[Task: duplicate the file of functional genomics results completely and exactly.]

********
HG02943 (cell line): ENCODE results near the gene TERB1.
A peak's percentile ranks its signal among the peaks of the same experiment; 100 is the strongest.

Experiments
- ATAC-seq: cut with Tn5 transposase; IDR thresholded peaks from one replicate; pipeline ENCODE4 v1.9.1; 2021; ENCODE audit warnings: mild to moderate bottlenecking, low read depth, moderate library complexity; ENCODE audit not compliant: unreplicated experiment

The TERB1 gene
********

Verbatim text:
HG02943 (cell line): ENCODE results near the gene TERB1.
A peak's percentile ranks its signal among the peaks of the same experiment; 100 is the strongest.

Experiments
- ATAC-seq: cut with Tn5 transposase; IDR thresholded peaks from one replicate; pipeline ENCODE4 v1.9.1; 2021; ENCODE audit warnings: mild to moderate bottlenecking, low read depth, moderate library complexity; ENCODE audit not compliant: unreplicated experiment

The TERB1 gene